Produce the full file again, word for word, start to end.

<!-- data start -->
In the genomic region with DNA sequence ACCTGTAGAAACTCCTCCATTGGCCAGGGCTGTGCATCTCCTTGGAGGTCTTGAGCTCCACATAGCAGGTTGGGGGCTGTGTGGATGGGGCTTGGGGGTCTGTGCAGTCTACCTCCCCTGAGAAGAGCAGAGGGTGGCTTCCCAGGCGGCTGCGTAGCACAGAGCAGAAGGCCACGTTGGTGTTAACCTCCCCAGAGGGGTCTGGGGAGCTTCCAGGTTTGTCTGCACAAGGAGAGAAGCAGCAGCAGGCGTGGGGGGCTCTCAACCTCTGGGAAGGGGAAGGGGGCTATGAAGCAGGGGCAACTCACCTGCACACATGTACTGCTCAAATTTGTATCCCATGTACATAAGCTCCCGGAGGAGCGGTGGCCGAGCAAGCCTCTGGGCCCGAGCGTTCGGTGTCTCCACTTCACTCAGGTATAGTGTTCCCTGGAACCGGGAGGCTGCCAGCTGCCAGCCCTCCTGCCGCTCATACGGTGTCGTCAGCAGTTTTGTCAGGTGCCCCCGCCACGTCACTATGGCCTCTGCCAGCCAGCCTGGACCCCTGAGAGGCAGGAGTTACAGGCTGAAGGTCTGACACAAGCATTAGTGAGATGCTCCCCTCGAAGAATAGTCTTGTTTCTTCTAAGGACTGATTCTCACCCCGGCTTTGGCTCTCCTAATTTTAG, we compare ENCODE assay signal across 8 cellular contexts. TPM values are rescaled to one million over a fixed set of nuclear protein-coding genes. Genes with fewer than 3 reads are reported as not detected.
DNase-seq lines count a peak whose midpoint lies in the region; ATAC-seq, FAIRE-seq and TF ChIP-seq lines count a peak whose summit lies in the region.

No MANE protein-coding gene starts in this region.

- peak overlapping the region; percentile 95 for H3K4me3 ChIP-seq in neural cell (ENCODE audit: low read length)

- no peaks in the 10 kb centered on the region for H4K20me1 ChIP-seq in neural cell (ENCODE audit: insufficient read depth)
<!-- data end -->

In the genomic region with DNA sequence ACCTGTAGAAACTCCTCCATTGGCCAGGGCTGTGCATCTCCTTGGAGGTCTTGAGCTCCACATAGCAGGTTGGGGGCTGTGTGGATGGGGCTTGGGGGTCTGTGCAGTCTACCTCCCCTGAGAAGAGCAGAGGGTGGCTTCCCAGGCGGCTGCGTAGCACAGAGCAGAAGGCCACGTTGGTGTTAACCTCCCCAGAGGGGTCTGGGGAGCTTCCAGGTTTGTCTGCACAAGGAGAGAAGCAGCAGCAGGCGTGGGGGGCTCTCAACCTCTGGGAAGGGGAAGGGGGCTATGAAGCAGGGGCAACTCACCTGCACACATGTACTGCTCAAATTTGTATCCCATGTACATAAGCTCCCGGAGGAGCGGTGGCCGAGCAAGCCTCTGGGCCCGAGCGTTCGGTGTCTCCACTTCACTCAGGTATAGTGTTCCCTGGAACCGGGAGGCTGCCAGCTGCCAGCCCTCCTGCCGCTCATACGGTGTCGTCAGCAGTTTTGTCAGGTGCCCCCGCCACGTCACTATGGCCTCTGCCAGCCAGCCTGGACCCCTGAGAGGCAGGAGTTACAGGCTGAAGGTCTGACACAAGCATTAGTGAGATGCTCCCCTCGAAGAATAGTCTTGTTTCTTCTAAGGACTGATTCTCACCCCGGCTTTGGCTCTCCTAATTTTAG, we compare ENCODE assay signal across 8 cellular contexts. TPM values are rescaled to one million over a fixed set of nuclear protein-coding genes. Genes with fewer than 3 reads are reported as not detected.
DNase-seq lines count a peak whose midpoint lies in the region; ATAC-seq, FAIRE-seq and TF ChIP-seq lines count a peak whose summit lies in the region.

No MANE protein-coding gene starts in this region.

- peak overlapping the region; percentile 95 for H3K4me3 ChIP-seq in neural cell (ENCODE audit: low read length)

- no peaks in the 10 kb centered on the region for H4K20me1 ChIP-seq in neural cell (ENCODE audit: insufficient read depth)